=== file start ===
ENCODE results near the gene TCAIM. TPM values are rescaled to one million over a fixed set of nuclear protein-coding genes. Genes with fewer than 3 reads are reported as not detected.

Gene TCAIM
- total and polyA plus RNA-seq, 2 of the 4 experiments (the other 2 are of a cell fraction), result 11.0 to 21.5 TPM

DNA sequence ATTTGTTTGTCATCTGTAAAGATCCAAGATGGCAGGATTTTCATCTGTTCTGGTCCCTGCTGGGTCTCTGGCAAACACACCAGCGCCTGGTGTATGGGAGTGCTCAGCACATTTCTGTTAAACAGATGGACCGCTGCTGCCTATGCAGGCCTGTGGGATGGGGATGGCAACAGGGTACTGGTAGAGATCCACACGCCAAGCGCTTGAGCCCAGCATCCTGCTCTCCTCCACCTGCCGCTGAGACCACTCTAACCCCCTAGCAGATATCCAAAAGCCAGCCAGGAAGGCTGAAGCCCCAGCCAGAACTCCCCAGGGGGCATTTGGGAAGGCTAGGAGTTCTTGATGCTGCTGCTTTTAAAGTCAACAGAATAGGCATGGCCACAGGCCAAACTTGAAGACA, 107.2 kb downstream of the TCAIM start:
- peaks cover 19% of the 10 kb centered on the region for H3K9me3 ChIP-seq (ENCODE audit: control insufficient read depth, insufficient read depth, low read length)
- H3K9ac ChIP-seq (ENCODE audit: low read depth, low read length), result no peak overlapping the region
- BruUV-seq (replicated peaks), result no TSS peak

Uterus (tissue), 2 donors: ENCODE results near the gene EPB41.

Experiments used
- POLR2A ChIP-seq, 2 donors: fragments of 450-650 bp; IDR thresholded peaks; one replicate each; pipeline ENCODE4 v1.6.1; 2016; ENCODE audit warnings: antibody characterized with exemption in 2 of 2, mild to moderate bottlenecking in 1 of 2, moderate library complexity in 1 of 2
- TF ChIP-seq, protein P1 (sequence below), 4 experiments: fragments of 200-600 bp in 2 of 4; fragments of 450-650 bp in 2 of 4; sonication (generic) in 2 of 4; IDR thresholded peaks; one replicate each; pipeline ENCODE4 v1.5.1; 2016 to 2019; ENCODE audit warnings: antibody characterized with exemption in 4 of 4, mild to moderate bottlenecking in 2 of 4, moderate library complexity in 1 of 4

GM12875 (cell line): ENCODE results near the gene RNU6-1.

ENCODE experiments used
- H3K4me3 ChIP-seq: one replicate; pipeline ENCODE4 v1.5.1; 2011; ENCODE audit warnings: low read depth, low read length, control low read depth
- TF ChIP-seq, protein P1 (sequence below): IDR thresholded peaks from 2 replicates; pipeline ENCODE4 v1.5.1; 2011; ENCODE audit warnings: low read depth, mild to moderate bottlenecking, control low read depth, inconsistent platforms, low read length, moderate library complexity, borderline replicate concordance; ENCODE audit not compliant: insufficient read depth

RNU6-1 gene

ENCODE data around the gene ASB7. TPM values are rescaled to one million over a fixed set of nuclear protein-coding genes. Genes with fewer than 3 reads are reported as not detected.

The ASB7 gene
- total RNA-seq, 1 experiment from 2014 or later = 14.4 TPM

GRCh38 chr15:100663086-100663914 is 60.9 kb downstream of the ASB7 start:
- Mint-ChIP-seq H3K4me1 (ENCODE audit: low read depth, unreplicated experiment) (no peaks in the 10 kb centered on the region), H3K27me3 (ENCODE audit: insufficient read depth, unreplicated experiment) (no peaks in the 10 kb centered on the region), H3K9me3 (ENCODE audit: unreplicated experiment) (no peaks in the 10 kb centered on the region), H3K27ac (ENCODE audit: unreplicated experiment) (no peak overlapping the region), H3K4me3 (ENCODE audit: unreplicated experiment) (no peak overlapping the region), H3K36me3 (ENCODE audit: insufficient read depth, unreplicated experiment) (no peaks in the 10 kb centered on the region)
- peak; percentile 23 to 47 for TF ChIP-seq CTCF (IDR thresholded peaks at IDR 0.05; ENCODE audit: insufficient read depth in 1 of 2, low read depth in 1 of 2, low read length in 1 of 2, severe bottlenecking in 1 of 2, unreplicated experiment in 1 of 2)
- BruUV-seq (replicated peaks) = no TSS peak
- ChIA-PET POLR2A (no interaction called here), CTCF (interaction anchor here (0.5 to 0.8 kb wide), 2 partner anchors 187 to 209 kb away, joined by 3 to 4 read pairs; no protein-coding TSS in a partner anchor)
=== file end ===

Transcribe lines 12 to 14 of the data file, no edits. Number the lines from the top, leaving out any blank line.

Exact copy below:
GM12875 (cell line): ENCODE results near the gene RNU6-1.

ENCODE experiments used
- H3K4me3 ChIP-seq: one replicate; pipeline ENCODE4 v1.5.1; 2011; ENCODE audit warnings: low read depth, low read length, control low read depth